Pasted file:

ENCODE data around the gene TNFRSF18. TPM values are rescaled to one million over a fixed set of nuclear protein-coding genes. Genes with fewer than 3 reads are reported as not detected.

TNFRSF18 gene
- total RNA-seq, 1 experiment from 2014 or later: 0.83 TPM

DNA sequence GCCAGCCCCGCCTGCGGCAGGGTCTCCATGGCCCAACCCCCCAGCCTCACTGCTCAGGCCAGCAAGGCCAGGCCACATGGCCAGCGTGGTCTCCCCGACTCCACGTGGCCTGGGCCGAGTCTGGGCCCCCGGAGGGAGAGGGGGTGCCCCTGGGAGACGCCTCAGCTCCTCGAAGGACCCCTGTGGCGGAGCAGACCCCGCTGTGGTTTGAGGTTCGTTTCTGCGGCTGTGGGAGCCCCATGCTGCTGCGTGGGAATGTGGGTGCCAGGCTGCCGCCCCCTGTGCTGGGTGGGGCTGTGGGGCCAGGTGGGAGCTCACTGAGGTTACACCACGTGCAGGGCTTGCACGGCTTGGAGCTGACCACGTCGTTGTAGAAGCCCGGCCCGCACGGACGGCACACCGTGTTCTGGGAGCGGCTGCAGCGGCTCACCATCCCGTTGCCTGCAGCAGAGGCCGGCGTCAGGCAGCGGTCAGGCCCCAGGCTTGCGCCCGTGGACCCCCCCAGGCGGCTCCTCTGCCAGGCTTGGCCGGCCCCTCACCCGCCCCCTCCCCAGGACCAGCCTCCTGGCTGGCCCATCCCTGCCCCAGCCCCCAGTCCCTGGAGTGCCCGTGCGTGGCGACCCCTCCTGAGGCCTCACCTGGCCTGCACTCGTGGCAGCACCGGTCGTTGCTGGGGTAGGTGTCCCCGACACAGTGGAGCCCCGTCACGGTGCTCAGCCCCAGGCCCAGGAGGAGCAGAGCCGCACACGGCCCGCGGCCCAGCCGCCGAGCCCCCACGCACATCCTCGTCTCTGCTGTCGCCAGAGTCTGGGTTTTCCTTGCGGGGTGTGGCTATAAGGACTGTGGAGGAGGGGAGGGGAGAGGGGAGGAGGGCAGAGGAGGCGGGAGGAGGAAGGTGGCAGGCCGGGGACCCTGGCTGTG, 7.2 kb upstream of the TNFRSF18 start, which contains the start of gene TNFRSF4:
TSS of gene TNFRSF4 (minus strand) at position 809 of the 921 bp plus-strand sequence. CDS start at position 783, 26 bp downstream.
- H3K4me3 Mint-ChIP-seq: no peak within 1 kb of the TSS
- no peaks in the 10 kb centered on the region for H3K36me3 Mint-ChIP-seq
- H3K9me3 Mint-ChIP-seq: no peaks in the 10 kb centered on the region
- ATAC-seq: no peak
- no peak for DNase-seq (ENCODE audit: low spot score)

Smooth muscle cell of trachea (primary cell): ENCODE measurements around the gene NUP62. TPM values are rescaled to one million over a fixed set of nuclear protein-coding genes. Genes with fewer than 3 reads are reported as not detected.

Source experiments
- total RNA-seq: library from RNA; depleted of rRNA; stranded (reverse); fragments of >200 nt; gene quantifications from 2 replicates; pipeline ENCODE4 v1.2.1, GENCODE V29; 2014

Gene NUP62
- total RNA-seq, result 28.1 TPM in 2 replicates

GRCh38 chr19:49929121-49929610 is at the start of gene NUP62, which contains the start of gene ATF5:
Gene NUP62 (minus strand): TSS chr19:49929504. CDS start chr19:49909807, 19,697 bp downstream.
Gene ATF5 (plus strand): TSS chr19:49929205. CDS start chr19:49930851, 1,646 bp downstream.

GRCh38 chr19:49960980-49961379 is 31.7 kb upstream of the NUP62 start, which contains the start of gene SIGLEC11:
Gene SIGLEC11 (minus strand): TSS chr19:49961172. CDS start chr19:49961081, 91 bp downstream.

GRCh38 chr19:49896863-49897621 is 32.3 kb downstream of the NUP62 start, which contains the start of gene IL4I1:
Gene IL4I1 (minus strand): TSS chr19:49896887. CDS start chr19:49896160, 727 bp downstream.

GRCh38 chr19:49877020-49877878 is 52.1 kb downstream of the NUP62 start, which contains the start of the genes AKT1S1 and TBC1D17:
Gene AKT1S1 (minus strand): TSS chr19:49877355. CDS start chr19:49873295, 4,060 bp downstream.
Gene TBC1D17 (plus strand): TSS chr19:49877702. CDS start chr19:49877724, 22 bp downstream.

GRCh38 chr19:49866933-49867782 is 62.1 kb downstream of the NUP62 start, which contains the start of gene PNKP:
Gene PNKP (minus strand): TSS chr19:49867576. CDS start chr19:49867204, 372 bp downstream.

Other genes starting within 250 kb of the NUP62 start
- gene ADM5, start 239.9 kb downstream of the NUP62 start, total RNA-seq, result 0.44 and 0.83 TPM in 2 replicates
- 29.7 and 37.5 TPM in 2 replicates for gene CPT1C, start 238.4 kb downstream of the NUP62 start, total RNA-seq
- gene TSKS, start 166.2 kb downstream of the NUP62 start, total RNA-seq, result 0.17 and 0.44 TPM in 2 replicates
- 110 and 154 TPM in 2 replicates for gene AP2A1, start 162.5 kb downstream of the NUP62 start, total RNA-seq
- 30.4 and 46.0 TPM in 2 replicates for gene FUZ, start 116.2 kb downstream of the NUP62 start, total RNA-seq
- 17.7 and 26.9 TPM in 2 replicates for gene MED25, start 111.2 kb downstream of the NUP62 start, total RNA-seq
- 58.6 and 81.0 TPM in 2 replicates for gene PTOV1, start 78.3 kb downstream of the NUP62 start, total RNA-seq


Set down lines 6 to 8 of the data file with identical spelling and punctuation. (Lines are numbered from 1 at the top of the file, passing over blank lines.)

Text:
- H3K4me3 Mint-ChIP-seq: no peak within 1 kb of the TSS
- no peaks in the 10 kb centered on the region for H3K36me3 Mint-ChIP-seq
- H3K9me3 Mint-ChIP-seq: no peaks in the 10 kb centered on the region